The Government has announced plans to train ‘mental health support teams’ to be placed in schools and colleges to support young people with mental ill health.
It will begin to train staff for the teams at seven universities across the country in January. It is also planning to place ‘senior mental health leads’ in schools and colleges to ensure there is a ‘whole school’ approach to mental health and wellbeing.
The Government said some schools would begin to receive the support already next year, with between one fifth and one quarter of the country covered by ‘2023 to 2024’.
It did not specify the amount of funding this would require but said it was linked to the Prime Minister’s annoncement of £20.5bn extra for the NHS for the next five years, and the long-awaited NHS long-term plan that was due to be published before Christmas but now appears to be delayed.
The Government said the support teams would:
- build on support already in place from school counsellors, nurses, educational psychologists and the voluntary sector;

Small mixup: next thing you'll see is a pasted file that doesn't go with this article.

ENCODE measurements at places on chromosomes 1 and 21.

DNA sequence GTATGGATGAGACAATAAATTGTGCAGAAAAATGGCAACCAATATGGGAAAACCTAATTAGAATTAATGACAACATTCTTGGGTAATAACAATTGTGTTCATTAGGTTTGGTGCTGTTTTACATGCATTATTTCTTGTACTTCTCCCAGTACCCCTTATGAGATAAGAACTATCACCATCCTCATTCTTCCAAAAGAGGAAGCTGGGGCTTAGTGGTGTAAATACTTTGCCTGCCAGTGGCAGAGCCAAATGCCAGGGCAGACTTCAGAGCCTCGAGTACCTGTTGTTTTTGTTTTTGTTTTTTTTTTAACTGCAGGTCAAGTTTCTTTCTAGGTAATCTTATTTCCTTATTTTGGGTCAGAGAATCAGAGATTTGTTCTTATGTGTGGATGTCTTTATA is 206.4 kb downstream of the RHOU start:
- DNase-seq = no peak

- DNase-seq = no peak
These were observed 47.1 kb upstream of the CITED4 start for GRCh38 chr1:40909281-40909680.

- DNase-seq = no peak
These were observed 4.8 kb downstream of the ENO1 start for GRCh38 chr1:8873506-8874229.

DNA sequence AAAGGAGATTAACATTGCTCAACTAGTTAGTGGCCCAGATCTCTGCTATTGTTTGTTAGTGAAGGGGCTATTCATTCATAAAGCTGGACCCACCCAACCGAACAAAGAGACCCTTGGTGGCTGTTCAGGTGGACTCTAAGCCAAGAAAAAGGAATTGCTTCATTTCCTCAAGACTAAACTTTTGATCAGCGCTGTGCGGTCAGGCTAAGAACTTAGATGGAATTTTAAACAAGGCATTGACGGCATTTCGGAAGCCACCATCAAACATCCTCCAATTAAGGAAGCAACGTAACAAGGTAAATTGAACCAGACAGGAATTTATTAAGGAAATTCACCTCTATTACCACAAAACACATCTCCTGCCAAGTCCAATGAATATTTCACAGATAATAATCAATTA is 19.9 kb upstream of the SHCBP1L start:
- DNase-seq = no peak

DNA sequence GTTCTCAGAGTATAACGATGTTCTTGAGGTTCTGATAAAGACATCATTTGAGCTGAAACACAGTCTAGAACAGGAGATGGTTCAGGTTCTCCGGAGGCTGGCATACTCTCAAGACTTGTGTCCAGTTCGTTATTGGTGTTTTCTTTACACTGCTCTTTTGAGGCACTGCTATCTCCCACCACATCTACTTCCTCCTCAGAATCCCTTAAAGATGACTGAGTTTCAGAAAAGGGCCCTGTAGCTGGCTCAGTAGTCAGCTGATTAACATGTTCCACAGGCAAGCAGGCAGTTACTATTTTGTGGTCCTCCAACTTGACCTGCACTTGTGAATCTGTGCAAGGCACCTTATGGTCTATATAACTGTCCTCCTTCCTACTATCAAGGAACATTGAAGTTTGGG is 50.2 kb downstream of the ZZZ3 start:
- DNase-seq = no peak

- support children and young people with mild to moderate mental health issues;
- help children and young people with more severe needs to access the right support, and provide a link to specialist NHS services.
Health secretary Matt Hancock said: ‘Children and young people with mental illness should receive the same level of support as those with physical illness.
‘Made possible by the extra £20.5bn we are investing in the NHS, today’s announcement will see the health and education systems come together so our children can access the help they need at school, and takes us a step closer to achieving our goal of parity between mental and physical health.’
The news comes as the Government has previously pledged to expand places on children and adolescent mental health support services (CAMHS) programmes by 70,000 – although the National Audit Office warned two months ago that this would cater for only ‘about one third’ of young people needing NHS treatment.
Earlier this year, the Government introduced four-week waiting times for children and young people accessing mental health support earlier this year.
Last month, a study found that six times the number of young people and children now self-report mental illness compared with 20 years ago.